A Voice for Social Justice
After 46 years, Demetrius Iatridis prepares to leave GSSW - but he's not done helping those who are less fortunate
After coming of age in a crucible of war and destruction, Demetrius Iatridis has spent his adult life seeking to foster a world built on cooperation and compassion for those in need.
Iatridis will retire next month after 46 years as a faculty member in the Graduate School of Social Work, with a reputation as an esteemed researcher and teacher in social policy and social welfare. He’s also been hailed as a pioneer in bringing an international context to social work, particularly for his study of former communist nations’ efforts to build social services systems in a market economy.
“Professor Iatridis influenced the learning of countless students during his long tenure at GSSW,” says GSSW Dean Alberto Godenzi. “In his teaching and scholarly work, he underscored the crucial role of policies and critical thinking. His voice will be missed in local conversations focused on social justice as well as in global debates around issues of poverty and exclusion.”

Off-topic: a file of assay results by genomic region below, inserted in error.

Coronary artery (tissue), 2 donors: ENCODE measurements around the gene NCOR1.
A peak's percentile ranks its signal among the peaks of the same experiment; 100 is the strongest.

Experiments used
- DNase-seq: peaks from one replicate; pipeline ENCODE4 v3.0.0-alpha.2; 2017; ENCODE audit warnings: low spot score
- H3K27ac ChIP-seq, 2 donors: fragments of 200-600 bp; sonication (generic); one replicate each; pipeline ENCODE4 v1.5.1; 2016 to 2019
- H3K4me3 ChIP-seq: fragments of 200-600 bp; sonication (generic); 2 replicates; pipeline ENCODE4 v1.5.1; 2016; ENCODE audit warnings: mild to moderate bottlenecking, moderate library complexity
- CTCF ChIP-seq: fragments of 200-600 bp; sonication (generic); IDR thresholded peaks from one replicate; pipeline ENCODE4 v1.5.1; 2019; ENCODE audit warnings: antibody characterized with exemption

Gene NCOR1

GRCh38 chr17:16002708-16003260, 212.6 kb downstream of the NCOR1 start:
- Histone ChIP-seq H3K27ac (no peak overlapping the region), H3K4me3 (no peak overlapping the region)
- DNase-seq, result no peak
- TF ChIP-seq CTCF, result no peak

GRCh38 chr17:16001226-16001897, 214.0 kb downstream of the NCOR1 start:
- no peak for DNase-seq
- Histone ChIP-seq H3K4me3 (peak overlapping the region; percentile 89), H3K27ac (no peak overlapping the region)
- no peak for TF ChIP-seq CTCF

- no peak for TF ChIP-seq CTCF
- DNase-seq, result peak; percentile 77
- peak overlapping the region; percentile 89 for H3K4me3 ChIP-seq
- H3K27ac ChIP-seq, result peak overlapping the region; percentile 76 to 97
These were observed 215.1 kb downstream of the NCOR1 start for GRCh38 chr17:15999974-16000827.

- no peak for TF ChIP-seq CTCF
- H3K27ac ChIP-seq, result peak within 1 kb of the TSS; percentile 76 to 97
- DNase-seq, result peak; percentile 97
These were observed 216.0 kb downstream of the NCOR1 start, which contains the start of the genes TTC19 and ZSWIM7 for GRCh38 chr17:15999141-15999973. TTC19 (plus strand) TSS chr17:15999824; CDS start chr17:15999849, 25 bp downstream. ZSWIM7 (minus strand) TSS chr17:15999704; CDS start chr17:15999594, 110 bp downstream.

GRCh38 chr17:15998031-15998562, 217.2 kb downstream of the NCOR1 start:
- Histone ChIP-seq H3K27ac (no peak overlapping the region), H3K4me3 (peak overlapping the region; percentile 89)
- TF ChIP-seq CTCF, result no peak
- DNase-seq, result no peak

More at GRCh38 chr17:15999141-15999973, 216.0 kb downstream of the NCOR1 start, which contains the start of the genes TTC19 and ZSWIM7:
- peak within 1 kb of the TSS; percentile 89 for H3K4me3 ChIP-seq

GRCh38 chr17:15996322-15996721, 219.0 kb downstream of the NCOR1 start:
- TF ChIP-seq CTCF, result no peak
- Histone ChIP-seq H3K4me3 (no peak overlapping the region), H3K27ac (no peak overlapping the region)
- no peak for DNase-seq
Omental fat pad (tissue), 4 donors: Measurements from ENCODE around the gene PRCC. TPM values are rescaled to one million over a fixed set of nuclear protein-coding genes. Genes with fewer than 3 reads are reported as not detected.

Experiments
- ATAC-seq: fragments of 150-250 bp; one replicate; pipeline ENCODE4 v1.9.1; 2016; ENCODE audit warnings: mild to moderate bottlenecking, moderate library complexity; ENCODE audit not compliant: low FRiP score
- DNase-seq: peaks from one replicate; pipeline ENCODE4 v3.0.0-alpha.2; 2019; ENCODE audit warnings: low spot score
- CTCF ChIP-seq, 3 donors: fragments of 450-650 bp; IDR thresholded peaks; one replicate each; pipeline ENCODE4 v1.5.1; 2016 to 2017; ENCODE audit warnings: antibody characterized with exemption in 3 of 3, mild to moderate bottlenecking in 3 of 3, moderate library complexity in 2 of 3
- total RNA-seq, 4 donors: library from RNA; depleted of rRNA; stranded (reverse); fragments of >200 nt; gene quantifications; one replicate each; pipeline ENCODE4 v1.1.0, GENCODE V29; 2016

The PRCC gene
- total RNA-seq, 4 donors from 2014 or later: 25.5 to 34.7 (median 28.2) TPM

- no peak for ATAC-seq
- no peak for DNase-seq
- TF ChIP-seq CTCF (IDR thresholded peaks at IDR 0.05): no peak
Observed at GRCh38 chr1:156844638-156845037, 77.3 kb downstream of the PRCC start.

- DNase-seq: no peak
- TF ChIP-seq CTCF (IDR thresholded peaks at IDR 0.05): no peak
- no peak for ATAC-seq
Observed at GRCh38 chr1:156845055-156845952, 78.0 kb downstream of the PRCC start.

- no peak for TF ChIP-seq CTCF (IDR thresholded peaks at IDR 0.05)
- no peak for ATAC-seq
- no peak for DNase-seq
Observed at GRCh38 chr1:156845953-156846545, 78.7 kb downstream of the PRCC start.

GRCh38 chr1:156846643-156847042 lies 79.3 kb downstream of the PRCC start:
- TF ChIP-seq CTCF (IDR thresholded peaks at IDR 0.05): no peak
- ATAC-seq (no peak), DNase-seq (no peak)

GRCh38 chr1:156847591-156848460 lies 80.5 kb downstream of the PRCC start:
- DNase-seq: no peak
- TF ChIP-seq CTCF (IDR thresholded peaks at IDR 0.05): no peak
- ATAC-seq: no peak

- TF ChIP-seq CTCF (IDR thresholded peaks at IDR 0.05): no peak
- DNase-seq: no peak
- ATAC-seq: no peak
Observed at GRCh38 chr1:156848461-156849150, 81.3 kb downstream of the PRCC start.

Godenzi, along with GSSW faculty, staff and alumni, as well as special guests, honored Iatridis Nov. 12 in the Heights Room of Corcoran Commons. The event featured a keynote speech from former Massachusetts Governor Michael Dukakis and a panel discussion.
“He’s always been concerned with those who people who are disadvantaged, who have fallen behind,” says Barry Bluestone, a former Boston College faculty member who is now director of Northeastern University’s Dukakis Center for Urban and Regional Policy, and who participated in the Nov. 12 panel.
“In the best Jesuit tradition, Demetrius has kept his focus on helping those whom society tends to neglect, and he’s always reminded his students of the importance of doing that. That’s why so many of us respect him so much.”
Iatridis came to his beliefs the hard way. He was only 16 when the Nazis invaded and occupied his native Greece in World War II. On his own, he escaped to the island of Crete, but found it no safer there, and was forced to hide in the mountains until he was able to flee by boat to Egypt. Lying about his age, he joined the Greek air force and served as a tail-gunner. During the war, he lost his mother and grandmother.